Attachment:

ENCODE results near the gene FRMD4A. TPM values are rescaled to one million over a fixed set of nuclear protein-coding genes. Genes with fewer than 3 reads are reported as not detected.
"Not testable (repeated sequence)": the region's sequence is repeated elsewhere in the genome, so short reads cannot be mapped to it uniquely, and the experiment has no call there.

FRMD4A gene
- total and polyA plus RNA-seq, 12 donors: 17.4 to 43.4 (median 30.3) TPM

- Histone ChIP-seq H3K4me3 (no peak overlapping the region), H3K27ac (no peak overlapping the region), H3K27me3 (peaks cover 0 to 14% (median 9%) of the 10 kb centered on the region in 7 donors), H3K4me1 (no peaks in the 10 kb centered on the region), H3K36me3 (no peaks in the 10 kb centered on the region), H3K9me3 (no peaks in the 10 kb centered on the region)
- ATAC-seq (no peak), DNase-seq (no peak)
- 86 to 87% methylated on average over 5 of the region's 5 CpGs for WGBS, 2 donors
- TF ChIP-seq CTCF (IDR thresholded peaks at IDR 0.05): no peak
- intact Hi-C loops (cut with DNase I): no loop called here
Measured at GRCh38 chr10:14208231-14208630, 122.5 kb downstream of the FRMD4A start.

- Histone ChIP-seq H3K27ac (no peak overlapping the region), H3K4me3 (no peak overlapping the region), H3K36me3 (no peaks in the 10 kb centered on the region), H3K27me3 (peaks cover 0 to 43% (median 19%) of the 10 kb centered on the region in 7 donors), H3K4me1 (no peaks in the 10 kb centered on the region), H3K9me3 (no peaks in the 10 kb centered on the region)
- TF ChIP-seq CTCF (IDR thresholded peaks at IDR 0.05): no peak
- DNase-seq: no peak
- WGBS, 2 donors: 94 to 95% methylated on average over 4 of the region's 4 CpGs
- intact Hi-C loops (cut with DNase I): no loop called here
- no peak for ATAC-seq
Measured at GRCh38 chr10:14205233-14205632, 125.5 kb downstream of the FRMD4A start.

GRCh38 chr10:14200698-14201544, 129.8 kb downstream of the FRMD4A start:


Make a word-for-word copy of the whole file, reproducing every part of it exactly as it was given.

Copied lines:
ENCODE results near the gene FRMD4A. TPM values are rescaled to one million over a fixed set of nuclear protein-coding genes. Genes with fewer than 3 reads are reported as not detected.
"Not testable (repeated sequence)": the region's sequence is repeated elsewhere in the genome, so short reads cannot be mapped to it uniquely, and the experiment has no call there.

FRMD4A gene
- total and polyA plus RNA-seq, 12 donors: 17.4 to 43.4 (median 30.3) TPM

- Histone ChIP-seq H3K4me3 (no peak overlapping the region), H3K27ac (no peak overlapping the region), H3K27me3 (peaks cover 0 to 14% (median 9%) of the 10 kb centered on the region in 7 donors), H3K4me1 (no peaks in the 10 kb centered on the region), H3K36me3 (no peaks in the 10 kb centered on the region), H3K9me3 (no peaks in the 10 kb centered on the region)
- ATAC-seq (no peak), DNase-seq (no peak)
- 86 to 87% methylated on average over 5 of the region's 5 CpGs for WGBS, 2 donors
- TF ChIP-seq CTCF (IDR thresholded peaks at IDR 0.05): no peak
- intact Hi-C loops (cut with DNase I): no loop called here
Measured at GRCh38 chr10:14208231-14208630, 122.5 kb downstream of the FRMD4A start.

- Histone ChIP-seq H3K27ac (no peak overlapping the region), H3K4me3 (no peak overlapping the region), H3K36me3 (no peaks in the 10 kb centered on the region), H3K27me3 (peaks cover 0 to 43% (median 19%) of the 10 kb centered on the region in 7 donors), H3K4me1 (no peaks in the 10 kb centered on the region), H3K9me3 (no peaks in the 10 kb centered on the region)
- TF ChIP-seq CTCF (IDR thresholded peaks at IDR 0.05): no peak
- DNase-seq: no peak
- WGBS, 2 donors: 94 to 95% methylated on average over 4 of the region's 4 CpGs
- intact Hi-C loops (cut with DNase I): no loop called here
- no peak for ATAC-seq
Measured at GRCh38 chr10:14205233-14205632, 125.5 kb downstream of the FRMD4A start.

GRCh38 chr10:14200698-14201544, 129.8 kb downstream of the FRMD4A start: